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Michelin Starred Magic

CB7At Le Château de Beaulieu in north-west France, local chef Marc Meurin is celebrating. It is the 20th anniversary of his restaurant’s second Michelin star. Meurin is largely self-taught, with almost fifty years of experience under his belt. In all that time he has stayed close to his birthplace.

Fourteen years ago, he moved his restaurant, Le Meurin, to Le Château de Beaulieu on the outskirts of rural village Busnes, just an hour from Le Touquet. With its turrets and moat, the chateau, now a boutique hotel, looks like a Disney castle. Standing graceful and sophisticated at the heart of a small park, it reminded me of a similarly moated castle in Kent, although the nineteenth century structure posed more gracefully than the squat mediaeval manor house tucked into a hidden valley in Ightham. From our bedroom window, we gazed over the moat to sweeping lawns, and broad leafy trees spreading their shadows across a swathe of lawn to a small lake edged with irises and belted with a Monet style bridge. Our room was reminiscent of Eloise’s Plaza Hotel with plenty of hot pink and gold.

Our first evening there, we dined at the bistro restaurant. Le Jardin d’Alice is contemporary and colourful, overlooking a pretty patio garden. The menu was both creative and delicious, and the menu changes regularly. Although dinner was terrific, I don’t want to be overly self-indulgent, or incite too much food envy, so I will move on to the pièce de résistance: Sunday lunch at Le Meurin.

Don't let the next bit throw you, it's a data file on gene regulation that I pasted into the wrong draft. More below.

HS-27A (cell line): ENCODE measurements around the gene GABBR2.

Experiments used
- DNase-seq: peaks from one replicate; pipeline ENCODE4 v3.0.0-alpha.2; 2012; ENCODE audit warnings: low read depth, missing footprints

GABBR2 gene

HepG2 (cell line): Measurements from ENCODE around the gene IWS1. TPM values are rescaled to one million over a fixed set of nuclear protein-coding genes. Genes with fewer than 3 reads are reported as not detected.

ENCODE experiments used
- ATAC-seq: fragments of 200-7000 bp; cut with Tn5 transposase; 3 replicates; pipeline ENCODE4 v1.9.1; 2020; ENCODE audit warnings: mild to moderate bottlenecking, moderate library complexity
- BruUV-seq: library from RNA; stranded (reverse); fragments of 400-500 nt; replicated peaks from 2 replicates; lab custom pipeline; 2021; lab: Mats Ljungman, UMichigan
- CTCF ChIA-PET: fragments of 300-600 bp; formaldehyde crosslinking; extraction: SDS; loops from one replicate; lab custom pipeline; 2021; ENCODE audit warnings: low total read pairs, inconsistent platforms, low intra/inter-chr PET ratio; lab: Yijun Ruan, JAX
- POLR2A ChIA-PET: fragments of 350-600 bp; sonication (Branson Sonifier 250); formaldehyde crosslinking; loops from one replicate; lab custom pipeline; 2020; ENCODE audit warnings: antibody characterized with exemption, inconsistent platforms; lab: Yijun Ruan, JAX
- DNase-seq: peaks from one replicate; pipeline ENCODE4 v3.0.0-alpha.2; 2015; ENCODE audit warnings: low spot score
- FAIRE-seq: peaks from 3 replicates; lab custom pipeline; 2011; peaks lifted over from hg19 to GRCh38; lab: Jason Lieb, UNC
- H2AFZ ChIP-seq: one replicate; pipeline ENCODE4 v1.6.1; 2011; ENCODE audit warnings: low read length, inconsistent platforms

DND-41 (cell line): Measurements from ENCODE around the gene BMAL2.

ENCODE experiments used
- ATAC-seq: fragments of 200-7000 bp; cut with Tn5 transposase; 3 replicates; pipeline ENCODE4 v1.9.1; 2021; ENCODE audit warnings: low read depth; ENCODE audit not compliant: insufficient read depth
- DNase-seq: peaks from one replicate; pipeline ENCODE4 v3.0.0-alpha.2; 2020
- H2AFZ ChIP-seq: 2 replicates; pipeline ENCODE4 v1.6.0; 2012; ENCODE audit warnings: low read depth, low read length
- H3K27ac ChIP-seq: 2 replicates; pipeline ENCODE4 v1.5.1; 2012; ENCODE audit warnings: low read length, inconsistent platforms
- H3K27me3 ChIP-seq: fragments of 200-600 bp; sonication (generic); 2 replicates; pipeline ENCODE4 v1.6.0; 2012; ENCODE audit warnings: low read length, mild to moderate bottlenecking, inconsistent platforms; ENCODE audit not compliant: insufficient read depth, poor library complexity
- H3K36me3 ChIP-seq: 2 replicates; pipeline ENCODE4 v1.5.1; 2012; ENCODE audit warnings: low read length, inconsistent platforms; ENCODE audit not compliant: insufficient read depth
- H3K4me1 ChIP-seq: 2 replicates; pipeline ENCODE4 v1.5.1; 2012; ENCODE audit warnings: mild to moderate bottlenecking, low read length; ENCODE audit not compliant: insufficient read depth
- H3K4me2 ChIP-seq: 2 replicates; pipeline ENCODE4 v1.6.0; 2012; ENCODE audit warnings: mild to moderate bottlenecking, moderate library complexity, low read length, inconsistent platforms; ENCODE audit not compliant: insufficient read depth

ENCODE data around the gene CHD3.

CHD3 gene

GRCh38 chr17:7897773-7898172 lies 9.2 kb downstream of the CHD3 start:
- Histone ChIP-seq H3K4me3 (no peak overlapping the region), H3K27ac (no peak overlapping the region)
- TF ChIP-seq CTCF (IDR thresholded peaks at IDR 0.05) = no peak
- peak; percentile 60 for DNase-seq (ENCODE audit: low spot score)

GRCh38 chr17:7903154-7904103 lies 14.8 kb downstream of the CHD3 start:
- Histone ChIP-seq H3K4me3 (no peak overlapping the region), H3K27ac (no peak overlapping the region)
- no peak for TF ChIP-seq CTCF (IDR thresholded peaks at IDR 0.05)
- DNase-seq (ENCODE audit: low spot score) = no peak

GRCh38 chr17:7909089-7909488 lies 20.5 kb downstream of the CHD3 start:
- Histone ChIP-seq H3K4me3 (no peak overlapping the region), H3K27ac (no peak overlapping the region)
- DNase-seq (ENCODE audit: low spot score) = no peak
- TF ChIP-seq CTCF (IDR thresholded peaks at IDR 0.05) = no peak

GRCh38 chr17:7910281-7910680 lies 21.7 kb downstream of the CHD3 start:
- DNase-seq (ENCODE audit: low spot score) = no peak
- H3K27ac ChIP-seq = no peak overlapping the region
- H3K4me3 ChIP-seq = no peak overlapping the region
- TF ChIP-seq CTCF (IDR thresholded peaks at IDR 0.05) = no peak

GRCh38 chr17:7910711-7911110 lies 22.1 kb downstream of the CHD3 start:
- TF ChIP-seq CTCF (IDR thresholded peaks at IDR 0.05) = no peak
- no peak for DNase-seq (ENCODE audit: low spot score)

CB3Le Meurin boasts two dining rooms and a lounge area. One dining room is more formal, curtained and carpeted, with upholstered chairs and a chandelier. The second is contained in an airy and gracious wrought iron conservatory, overhanging the moat. With a choice of four, six or eight courses, the six-course dégustation menu seemed elegant sufficiency for a Sunday lunch, but, as always with a dégustation menu, there were some unscripted extras that added several titillating mouthfuls to the proposed menu.

A small platter of amuse bouche arrived first to tantalize the taste buds: a quenelle of salmon bavarois, a parmesan cheese biscuit and a canape of smoked eel topped with beetroot, all intense flavours in dainty serving spoons.

Next, an egg shell, neatly decapitated, snuggling in a small nest of hay: an amusing ‘boiled egg’ of cream of lovage soup topped with caviar. Lovage is a leafy plant rather like celery, with leaves like large Italian flat-leaf parsley, but it’s also closely related to carrots and parsnips. The flavour is herbaceous – think parsley and celery combined – with a hint of aniseed and curry.

Digging deeper with our teaspoons, we uncovered the ‘yolk’ of butternut pumpkin puree. Light and delicately flavoured, this surprising, somewhat quirky offering set the mood for an afternoon’s gastronomic entertainment.

The bread trolley offered up many interesting options and returned frequently throughout the meal. I succumbed only once, to a moreish slice of fig bread, and a lemon bread that was particularly recommended by our waiter. Fresh from the oven, warm, soft and citrusy in the centre, satisfyingly crunchy on the outside, it was served with a choice of salted or unsalted butter whipped to a light mousse.

The first official dish on the menu was a cube of pink trout served on a cushion of buckwheat floating in a sea of green samphire sauce. Topped with a purple clover flower, the colours were disarmingly extravagant and bold, yet the taste was subtle and fleeting, each mouthful feather-light and delicately textured.